When I was looking at a dictionary the definition (in the English part) was given as

be [get] excited; 《口》be [get] worked up

What exactly these [] are referring to is unclear to me. From my understanding 興奮している would describe the state of being excited (or having become excited). If 興奮する describes the state of being excited then the usage of 興奮している would seem redundant.

Maybe a few quick examples would help clear this up (or what I believe they mean):

Example #1:


Don't get so excited, keep your cool etc. This doesn't mean 'don't be excited', it means 'don't become excited'.

Example #2:



In the above it is saying that his daughter was so excited that she mightn't've been able to see her surroundings.

Example #3:


This one says that saw the guitar one month ago. This caused him to become excited, which led to him buying it (I don't feel like translating the usage of つい or しまう here as they are not the focus).

So in #1 it was "don't become excited", #2 it happened because she was excited and in #3 it happened because he became excited. Is this right?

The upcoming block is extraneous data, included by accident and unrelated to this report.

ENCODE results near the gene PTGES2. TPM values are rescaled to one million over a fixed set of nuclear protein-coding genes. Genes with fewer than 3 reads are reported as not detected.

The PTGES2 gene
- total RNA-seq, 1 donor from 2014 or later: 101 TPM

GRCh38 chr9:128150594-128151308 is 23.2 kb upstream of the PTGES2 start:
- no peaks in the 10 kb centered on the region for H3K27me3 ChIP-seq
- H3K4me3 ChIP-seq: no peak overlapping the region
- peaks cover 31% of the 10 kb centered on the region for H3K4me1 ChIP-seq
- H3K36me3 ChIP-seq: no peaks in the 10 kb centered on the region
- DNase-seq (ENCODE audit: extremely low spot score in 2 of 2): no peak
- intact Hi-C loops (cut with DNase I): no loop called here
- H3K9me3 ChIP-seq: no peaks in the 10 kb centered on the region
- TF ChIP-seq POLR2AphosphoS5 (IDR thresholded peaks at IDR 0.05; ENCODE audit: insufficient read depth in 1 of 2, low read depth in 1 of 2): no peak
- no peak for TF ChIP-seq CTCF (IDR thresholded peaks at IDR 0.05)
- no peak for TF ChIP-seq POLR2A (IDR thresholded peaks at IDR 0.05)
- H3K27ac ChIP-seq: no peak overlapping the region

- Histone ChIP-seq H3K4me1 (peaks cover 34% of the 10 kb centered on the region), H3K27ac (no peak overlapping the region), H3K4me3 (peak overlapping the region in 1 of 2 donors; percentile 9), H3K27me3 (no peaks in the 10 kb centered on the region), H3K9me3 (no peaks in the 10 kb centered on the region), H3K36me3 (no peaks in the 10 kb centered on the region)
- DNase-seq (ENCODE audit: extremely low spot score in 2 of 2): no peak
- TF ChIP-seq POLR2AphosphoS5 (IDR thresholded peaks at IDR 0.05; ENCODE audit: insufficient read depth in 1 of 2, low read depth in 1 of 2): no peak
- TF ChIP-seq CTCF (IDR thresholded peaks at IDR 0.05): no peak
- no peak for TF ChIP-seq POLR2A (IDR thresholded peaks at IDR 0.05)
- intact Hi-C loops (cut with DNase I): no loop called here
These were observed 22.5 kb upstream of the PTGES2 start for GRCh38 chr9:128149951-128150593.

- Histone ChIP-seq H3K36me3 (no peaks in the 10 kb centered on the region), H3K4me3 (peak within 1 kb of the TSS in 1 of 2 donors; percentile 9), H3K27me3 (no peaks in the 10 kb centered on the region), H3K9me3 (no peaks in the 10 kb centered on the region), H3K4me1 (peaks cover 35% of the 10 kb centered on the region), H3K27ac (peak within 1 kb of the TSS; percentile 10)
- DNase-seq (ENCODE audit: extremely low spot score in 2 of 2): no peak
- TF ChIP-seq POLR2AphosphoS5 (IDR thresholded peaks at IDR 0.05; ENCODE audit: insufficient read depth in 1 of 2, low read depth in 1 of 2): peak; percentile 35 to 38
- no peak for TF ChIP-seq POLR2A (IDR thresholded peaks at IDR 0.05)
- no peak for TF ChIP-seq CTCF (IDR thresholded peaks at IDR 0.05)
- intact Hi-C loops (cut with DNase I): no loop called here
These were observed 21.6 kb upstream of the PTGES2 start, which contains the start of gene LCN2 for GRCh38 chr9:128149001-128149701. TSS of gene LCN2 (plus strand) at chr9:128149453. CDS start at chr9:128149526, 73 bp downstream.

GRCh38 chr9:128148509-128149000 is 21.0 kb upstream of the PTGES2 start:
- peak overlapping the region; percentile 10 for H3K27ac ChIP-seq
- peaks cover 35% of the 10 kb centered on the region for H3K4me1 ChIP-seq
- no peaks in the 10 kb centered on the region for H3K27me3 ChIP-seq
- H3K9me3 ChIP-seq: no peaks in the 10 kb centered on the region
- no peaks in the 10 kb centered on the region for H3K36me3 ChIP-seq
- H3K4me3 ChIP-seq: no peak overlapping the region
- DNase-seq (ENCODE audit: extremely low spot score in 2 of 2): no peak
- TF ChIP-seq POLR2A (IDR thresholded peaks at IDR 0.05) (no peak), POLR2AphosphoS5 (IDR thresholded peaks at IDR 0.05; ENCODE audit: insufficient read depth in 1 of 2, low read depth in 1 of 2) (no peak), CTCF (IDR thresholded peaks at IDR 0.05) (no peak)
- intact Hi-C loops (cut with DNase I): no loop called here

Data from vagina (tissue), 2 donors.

An additional example here:

(3) 「~に興奮する、わくわくする」の表し方

I am very excited about the trip. と表現できます。

☞ 「わたしは~にとてもわくわくしています」は、I am very excited about ~ という言い方をします。
☞ <am + excited> は、「(わたしは)興奮する、わくわくする」という意味です。
☞ <be 動詞 + excited + about ~> は、「~に興奮する、わくわくする」という意味を表しています。

The boy was excited about the story. と表現できます。

They say that わくわくする、興奮する means <am + excited>. If this was the case then why wouldn't they just leave it at that?

In part one of that link they use the example ~に興味がある to mean 'to be interested in' and (obviously?) one does not use 興味があっている in this case (it seems there are some results on Google search for this but most are learner mistakes and I'm not checking the rest).

Anyone care to clarify things?

1 Answer 1


As you understand, 興奮する is not a static aspect (, which is 興奮している). In that sense, the description of the dictionary should be "興奮する: get excited, 興奮している: be excited". However the problem is, actual usage of the two forms isn't correspondent between English and Japanese. For example, "I watched the movie. I was excited" is (I believe) more common than "got excited", but あの映画見てきた。興奮してた。is less common than 興奮した in Japanese.

A similar problem occurs between おぼえる and "to remember" (due to explanations of dictionaries). おぼえる means (1) to feel (some emotion) or (2) to memorize / to learn and never "to remember" but still, it tends to happen that an English speaker use to remember where a Japanese speaker use おぼえる. They usually don't bother to say おぼえておきやすい名前 for "a name that's easy to remember".

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